Not surprisingly considering his sire Johannesburg won the Breeders’ Cup Juvenile, Scat Daddy broke his maiden in his first outing as a 2-year-old for trainer Todd Pletcher, and then followed that up with victories in the Grade 2 Sanford and Grade 1 Champagne. His dam was unraced, but his second dam won her juvenile debut coming from dead-last in a 12-horse field before capturing the Grade 1 Las Virgenes early in her sophomore campaign. Scat Daddy’s juveniles and first-time starters win at a high percentage on both dirt and turf.
6. Into Mischief (Harlan’s Holiday out of Leslie’s Lady, by Tricky Creek)
Both his sire and dam were juvenile stakes winners, with his sire Harlan’s Holiday most notably capturing the Grade 3 Iroquois after a runner-up finish in the Grade 2 Lane’s End Breeders’ Futurity. Winner of the Grade 1 CashCall Futurity as a juvenile, Into Mischief only raced three times as a 3-year-old before entering stud. Among his first crop: Grade 1 Champagne runner-up Goldencents, and juvenile stakes winners Sittin At The Bar and Vyjack.
7. Majesticperfection (Harlan’s Holiday out of Act So Noble, by Wavering Monarch)
Another son of Harlan’s Holiday, this lightly-raced colt didn’t make his debut until age 4, but he won five of six starts that year, culminating in a blistering victory in the 6-furlong Grade 1 Alfred G. Vanderbilt at Saratoga. Modestly bred on his damside, he’s turned out to be quite a success story, with 20 winners among his 37 starters in his first juvenile crop. One of those Majesticperfection progeny who broke his maiden first-out at age 2 was Hebbronville, subsequent runner-up in the Grade 2 Futurity at Belmont. Another first-out juvenile victress for Majesticperfection: Lovely Maria, winner of both the Grade 1 Ashland and Grade 1 Kentucky Oaks at age 3. As good as his dirt runners have been, his first-time starters are winning at an even higher percentage on turf.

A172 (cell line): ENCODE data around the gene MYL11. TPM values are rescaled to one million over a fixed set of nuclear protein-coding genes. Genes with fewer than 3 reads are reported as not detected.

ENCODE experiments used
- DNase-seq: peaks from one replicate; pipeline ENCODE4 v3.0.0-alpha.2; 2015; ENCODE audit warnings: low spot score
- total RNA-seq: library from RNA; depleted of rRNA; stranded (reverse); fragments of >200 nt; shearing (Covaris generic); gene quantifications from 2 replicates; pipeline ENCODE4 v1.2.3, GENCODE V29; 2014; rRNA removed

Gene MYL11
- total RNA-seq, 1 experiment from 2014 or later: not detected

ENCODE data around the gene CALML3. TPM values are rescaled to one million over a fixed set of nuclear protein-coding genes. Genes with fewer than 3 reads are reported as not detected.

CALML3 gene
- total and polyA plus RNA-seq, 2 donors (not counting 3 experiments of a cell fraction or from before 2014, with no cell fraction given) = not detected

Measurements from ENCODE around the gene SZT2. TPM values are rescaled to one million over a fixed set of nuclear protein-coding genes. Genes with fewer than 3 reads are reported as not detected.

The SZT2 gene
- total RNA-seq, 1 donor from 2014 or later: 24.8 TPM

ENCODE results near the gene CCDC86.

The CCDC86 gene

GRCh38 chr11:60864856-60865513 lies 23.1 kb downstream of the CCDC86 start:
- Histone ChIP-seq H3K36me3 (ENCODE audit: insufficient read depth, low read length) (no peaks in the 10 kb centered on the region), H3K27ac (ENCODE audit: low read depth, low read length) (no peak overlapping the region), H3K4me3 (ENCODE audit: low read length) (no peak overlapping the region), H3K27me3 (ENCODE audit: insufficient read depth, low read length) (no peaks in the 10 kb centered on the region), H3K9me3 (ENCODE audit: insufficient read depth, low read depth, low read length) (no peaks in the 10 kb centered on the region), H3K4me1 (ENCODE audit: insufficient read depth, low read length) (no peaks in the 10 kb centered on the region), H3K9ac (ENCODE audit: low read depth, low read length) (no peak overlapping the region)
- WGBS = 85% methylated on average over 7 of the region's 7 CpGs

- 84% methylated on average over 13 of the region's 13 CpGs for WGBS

8. Lookin At Lucky (Smart Strike out of Private Feeling, by Belong To Me)
The subsequent Grade 1 Preakness and Grade 1 Haskell winner was a dynamic juvenile, winning five of 6 starts, including three Grade 1 events—and finishing just a head behind unlikely invader Vale of York in the Breeders’ Cup Juvenile. Not surprisingly, that precociousness often appears in his offspring which win first-up at nearly an 18% clip. In 2014, with his first crop, Lookin At Lucky finished at #12 among all Leading 2-year-old Sires, with 29 winners out of 43 starters.